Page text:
Monday, 22 June 2015

Paris Airshow 2015 Summary!

So, last week was the 2015 Paris air show, and it was eventful in terms of new aircraft giving displays but perhaps underwhelming in terms of orders, anyway, here's a summary!

Firstly, the bad news: Aeroflot cancelled an order for 22 787-8 but this was most likely politically driven. Bomardier picked up no new orders for their C-series, despite both variants (CS100 and CS300) both displaying for the first time.

And Airbus didn't get any A380 orders, blaming the lack of demand  on introducing the A380 too early to the market. 

Now the good! Garuda Indonesia were a big spender at the show, ordering 30 737-8MAX, 25 787-9, and from Airbus 30 A350-900. Saudi Arabian were the first airline to order the A330R (Regional). Other big orders at the show included:

  • Aercap (leasing company) for 100 737-8MAX
  • Volga-Dnepr orders 20 747-8F, a boost for the 747-8
  • TACA & Avianca orders 62 A320neo
  • Wizzair order a whopping 110 A321neo
I'll leave you with the flying displays of newcomers, the A350-900 and 787-9:

Sunday, 14 June 2015

Philae's awake!

The Philae comet lander, that caused so much excitement last November when it made a bouncy landing on comet 67P, has just woken up after moving closer to the Sun.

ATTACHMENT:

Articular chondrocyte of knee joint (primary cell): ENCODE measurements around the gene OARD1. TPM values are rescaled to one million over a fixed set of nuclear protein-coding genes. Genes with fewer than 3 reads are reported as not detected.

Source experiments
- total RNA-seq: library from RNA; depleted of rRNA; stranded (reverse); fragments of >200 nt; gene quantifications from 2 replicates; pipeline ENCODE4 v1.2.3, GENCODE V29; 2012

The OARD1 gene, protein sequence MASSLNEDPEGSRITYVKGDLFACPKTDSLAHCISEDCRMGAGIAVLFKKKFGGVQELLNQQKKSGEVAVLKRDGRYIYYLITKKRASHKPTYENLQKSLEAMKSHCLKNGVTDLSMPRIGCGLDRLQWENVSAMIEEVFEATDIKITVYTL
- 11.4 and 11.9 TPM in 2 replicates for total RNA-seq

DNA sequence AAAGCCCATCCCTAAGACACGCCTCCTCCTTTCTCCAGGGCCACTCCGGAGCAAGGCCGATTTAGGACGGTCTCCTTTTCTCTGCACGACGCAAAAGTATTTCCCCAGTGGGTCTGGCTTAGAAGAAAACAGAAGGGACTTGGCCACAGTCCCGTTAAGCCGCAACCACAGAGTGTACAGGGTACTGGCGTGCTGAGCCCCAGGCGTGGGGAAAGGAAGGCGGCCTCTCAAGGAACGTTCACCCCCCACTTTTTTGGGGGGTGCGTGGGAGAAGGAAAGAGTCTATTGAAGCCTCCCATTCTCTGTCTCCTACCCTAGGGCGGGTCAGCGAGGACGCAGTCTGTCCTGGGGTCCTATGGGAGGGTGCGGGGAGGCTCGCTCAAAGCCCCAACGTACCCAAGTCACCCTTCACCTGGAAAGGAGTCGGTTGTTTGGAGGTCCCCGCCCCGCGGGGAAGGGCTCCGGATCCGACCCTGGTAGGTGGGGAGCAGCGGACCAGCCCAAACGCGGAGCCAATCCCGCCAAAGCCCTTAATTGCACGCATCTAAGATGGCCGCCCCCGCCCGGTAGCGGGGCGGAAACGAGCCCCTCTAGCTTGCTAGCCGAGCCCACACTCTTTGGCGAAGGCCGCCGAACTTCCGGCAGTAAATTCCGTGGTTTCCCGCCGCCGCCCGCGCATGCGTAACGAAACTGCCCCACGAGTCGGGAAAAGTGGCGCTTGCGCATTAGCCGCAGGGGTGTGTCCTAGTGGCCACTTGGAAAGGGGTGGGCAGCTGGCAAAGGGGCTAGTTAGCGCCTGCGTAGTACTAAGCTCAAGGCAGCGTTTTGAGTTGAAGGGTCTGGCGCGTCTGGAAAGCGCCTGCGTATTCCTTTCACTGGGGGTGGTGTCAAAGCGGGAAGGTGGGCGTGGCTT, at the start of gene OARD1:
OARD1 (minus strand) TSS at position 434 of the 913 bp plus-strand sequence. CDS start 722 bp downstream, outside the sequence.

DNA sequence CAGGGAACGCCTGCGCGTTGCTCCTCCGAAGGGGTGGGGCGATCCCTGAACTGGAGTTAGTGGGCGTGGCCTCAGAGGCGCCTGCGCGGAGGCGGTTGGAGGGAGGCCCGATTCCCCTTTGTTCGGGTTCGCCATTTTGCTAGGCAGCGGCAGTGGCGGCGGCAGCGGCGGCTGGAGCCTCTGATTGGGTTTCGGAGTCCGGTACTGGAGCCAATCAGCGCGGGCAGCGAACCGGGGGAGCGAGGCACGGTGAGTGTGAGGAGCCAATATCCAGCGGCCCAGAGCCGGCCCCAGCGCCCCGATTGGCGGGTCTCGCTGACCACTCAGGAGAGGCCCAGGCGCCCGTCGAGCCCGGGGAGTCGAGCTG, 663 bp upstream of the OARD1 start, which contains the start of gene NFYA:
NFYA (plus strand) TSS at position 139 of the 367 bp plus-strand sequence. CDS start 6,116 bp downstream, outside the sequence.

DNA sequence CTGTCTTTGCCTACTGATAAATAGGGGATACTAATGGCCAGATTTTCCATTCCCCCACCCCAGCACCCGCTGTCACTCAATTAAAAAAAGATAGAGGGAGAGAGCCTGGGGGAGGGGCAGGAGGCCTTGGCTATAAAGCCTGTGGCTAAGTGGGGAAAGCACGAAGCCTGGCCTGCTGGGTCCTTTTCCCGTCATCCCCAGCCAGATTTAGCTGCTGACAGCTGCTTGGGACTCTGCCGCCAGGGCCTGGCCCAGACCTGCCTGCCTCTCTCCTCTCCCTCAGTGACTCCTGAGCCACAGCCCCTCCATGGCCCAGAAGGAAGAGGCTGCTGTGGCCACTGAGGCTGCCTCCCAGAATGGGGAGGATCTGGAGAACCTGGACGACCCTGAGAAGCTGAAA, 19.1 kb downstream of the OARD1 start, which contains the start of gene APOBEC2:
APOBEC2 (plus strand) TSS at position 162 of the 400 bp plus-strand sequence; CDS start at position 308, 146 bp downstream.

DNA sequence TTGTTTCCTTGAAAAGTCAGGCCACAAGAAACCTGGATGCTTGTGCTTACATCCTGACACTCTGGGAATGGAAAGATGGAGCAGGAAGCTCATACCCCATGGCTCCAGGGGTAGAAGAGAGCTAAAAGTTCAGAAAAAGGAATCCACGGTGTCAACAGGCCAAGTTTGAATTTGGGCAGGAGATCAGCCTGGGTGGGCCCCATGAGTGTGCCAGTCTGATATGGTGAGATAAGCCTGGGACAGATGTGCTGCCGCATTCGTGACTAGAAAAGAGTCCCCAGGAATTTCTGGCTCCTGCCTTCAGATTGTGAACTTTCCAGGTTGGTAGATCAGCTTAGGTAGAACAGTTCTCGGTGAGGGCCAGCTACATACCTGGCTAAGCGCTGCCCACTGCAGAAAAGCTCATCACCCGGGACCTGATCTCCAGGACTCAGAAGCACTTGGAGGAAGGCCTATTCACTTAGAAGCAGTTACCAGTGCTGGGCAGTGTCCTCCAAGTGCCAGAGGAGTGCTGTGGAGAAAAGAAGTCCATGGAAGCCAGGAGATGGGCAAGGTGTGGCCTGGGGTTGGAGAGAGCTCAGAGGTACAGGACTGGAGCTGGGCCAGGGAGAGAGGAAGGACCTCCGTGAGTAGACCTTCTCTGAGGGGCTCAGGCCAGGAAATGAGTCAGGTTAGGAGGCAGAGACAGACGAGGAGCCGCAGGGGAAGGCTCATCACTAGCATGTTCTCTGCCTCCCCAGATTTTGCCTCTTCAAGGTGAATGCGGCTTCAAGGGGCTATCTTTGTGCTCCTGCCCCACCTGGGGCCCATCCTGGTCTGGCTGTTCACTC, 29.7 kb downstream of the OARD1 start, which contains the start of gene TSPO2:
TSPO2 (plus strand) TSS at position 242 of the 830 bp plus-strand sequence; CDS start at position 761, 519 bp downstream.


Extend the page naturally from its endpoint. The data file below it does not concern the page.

Thursday, 11 June 2015

The future of spaceflight

One of the major reasons space flight is so expensive is the single use of the vehicles. The analogy I have heard is like having to build aircraft that can only fly once - and so it is with spacecraft, except spacecraft are even more expensive! The space shuttle was a step towards reusable spacecraft, but the rockets were not reusable and anyway, the space shuttles have been retired. Unless this can be addressed, space flight will remain, in most cases, prohibitively expensive.

So is anyone working on the problem? NASA have tackled a different problem by building Orion, a spacecraft currently in the testing phase that will be capable of taking humans further than the Moon - perhaps Mars or an asteroid. But SpaceX, the innovative space exploration company founded by Elon Musk, has looked into the reusable rocket idea. In fact, they've gone a bit further than looking into it! Below is a real video, in real time of their F9R rocket flight test. It climbs to 1000m and then... well, give it watch...

It honestly though this was fake when I first watched it. It's like thunderbird 1! Of course it's early days but if they get this technology into a rocket that can get into space with a payload, then return to Earth and land itself as in the video above... this is a truly reusable rocket. It will vastly reduced the costs of launches because you only need to pay for the fuel - not a new rocket every time!